The Religion & Culture Web Forum
From Altered States to Altered Categories (and
Academic Method and the Human Potential Movement
J. Newton Rayzor Chair in Religious Studies
This month’s forum is drawn from Jeffrey Kripal’s new book Esalen: America and the Religion of No Religion, released April 1 by the University of Chicago Press. In this essay, Kripal reviews the strange history of Esalen and reflects on the connections—and they are myriad—between its metaphysical and psychical approach to religion, history, and experience, and the academic study of religion:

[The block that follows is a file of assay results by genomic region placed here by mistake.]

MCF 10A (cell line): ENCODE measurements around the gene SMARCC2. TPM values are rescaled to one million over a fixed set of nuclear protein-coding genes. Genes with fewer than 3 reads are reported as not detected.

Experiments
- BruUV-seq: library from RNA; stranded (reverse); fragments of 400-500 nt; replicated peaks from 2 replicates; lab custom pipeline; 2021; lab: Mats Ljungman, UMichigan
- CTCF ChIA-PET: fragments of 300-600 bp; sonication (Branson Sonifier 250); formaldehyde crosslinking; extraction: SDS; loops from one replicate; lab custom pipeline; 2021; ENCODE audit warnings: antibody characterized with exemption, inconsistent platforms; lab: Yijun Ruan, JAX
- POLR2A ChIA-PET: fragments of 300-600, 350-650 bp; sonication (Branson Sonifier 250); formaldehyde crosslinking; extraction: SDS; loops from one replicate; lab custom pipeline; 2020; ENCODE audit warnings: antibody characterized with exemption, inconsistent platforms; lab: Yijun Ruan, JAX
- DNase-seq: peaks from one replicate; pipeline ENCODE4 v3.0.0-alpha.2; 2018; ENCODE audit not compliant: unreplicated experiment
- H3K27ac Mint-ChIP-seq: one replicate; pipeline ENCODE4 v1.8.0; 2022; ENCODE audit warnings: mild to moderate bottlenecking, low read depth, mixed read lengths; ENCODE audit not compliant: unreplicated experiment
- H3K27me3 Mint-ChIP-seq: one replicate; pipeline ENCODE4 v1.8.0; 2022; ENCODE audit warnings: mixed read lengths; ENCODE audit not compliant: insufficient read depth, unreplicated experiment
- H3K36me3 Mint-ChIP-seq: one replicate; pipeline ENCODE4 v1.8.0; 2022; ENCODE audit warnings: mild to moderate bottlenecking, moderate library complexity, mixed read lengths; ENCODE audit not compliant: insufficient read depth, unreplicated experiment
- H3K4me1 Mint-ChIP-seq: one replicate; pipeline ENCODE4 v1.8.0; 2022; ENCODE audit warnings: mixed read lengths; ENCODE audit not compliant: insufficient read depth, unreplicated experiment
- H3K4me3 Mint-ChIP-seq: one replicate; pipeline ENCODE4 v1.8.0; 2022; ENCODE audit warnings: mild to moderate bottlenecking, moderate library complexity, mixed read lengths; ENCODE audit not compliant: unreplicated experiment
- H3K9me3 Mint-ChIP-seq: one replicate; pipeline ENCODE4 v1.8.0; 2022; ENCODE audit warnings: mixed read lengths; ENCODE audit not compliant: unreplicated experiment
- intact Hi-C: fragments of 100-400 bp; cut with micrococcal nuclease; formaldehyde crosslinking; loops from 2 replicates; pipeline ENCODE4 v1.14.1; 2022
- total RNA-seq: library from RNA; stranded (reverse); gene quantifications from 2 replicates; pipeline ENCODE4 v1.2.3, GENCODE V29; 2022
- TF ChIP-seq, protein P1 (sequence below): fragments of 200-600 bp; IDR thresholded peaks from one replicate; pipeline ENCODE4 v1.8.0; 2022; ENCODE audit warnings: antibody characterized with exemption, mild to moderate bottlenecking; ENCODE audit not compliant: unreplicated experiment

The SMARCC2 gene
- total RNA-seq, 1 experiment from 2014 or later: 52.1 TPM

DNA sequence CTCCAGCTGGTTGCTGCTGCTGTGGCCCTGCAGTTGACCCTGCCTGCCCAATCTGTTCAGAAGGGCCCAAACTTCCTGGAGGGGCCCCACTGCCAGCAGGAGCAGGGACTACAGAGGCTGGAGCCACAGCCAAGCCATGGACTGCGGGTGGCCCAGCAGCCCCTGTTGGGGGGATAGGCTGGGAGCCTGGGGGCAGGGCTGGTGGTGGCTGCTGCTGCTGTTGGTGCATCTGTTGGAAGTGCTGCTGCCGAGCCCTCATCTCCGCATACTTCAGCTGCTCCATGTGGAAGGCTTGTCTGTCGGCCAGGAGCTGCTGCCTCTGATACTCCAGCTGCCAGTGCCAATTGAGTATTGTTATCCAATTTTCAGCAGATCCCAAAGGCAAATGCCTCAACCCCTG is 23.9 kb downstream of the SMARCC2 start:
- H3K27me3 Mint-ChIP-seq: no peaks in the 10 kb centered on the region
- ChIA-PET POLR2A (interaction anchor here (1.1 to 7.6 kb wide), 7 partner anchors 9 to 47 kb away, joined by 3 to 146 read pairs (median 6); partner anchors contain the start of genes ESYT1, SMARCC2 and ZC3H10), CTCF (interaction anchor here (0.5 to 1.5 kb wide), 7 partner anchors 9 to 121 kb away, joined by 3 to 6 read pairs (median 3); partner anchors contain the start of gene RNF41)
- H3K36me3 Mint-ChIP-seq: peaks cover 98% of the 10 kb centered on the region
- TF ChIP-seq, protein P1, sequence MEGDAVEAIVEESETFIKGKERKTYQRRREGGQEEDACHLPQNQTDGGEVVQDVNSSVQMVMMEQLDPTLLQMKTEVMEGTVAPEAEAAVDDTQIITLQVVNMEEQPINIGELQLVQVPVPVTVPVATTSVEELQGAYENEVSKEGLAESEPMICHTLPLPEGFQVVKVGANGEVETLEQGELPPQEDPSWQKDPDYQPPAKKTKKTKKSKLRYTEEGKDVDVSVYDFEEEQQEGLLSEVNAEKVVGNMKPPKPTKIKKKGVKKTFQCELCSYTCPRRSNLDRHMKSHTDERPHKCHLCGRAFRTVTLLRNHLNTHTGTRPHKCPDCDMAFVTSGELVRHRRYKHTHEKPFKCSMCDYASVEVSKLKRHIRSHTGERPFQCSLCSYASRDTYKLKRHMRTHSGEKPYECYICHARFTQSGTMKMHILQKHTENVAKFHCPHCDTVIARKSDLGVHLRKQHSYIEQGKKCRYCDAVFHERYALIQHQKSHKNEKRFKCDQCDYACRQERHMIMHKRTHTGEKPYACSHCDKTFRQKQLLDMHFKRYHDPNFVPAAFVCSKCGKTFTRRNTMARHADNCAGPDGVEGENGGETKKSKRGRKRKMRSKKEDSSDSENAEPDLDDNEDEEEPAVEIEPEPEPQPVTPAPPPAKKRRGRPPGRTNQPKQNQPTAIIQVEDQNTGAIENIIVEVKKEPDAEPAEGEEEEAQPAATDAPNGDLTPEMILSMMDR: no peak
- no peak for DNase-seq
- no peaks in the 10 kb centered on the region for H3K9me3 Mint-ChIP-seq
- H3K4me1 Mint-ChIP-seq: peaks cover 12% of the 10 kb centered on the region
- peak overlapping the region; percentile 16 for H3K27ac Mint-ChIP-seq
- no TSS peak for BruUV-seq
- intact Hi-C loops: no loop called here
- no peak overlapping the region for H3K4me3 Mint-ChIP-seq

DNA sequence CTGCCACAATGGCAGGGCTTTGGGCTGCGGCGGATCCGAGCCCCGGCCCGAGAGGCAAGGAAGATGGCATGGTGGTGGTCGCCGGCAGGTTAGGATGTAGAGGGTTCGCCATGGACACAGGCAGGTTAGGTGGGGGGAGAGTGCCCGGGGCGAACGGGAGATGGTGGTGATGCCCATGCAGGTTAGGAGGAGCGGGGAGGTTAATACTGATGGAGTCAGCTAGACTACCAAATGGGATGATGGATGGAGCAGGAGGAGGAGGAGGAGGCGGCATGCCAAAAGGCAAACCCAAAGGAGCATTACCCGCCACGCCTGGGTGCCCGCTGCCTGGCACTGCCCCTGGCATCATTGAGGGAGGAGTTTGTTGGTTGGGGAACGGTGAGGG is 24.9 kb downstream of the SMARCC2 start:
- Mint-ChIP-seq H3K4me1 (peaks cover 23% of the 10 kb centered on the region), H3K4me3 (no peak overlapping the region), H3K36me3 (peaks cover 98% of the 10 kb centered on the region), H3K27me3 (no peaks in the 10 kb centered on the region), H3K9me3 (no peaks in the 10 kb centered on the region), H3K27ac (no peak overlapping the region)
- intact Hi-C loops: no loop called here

It is no accident, for example, that the explosion of “comparative religion” in American universities coincided exactly with the counterculture and its famous turn East. The AAR was founded in 1964, two years after Esalen and just as the counterculture was getting off the ground…Nor is it an accident that race, class, and gender have come to define much of the field. These, after all, were precisely the concerns of the 1960s via the civil rights movement, the sexual revolution, the prominence of Marxist thought in the 1960s, and the definitive birth of feminist and gay consciousness in that still reverberating decade. To the extent that intellectuals still insist on placing these forms of thought at the very heart of their critical thinking, they still inhabit what is essentially a countercultural state of consciousness.
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